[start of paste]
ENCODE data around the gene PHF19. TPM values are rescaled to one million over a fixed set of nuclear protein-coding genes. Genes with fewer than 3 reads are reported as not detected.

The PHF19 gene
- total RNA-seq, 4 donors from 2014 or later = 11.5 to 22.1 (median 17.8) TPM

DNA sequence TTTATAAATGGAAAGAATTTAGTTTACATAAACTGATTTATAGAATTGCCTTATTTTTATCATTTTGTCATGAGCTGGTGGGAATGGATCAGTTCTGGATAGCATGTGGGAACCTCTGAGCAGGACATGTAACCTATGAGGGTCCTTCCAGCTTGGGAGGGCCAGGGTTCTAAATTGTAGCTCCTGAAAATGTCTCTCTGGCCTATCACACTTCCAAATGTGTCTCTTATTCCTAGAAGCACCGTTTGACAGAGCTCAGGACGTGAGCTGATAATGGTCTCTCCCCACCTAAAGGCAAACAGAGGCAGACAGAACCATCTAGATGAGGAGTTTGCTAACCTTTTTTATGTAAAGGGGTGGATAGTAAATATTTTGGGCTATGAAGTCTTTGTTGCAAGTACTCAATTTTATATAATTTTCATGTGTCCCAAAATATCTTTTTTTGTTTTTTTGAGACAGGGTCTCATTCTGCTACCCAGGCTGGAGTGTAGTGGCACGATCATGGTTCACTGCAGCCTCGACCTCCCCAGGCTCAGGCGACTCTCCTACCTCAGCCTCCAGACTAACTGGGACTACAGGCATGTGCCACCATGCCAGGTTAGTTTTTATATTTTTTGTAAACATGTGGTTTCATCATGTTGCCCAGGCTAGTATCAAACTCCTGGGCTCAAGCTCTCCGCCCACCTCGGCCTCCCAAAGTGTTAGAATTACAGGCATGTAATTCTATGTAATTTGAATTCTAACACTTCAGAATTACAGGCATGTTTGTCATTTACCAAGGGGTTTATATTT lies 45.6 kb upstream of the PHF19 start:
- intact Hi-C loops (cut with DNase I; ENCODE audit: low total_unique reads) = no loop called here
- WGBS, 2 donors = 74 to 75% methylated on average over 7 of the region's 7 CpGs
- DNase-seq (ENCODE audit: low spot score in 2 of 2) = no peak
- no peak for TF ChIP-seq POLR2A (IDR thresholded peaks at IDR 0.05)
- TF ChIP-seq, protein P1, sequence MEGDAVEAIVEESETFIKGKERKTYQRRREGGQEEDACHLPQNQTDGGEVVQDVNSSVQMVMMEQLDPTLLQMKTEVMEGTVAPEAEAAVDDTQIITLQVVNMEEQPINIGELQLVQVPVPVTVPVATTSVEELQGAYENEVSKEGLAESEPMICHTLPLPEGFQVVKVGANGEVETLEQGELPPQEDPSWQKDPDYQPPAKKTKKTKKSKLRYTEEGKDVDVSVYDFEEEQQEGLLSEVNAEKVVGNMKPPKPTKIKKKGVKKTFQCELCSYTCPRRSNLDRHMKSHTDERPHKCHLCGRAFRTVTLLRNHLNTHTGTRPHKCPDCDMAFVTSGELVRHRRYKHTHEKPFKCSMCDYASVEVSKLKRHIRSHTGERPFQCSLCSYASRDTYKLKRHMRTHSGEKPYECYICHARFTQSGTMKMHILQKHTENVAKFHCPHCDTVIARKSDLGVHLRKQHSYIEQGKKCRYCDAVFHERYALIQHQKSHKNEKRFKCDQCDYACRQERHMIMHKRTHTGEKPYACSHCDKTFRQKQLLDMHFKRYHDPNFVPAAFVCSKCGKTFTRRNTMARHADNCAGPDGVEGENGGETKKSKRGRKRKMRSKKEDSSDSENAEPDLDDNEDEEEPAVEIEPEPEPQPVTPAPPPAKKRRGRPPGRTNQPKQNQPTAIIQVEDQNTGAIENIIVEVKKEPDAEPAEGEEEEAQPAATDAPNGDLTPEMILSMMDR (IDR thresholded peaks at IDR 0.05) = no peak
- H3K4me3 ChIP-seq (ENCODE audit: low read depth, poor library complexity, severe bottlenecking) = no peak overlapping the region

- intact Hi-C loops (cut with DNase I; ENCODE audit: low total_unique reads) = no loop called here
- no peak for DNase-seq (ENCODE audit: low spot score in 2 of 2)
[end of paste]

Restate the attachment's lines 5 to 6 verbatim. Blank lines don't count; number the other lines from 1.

- intact Hi-C loops (cut with DNase I; ENCODE audit: low total_unique reads) = no loop called here
- WGBS, 2 donors = 74 to 75% methylated on average over 7 of the region's 7 CpGs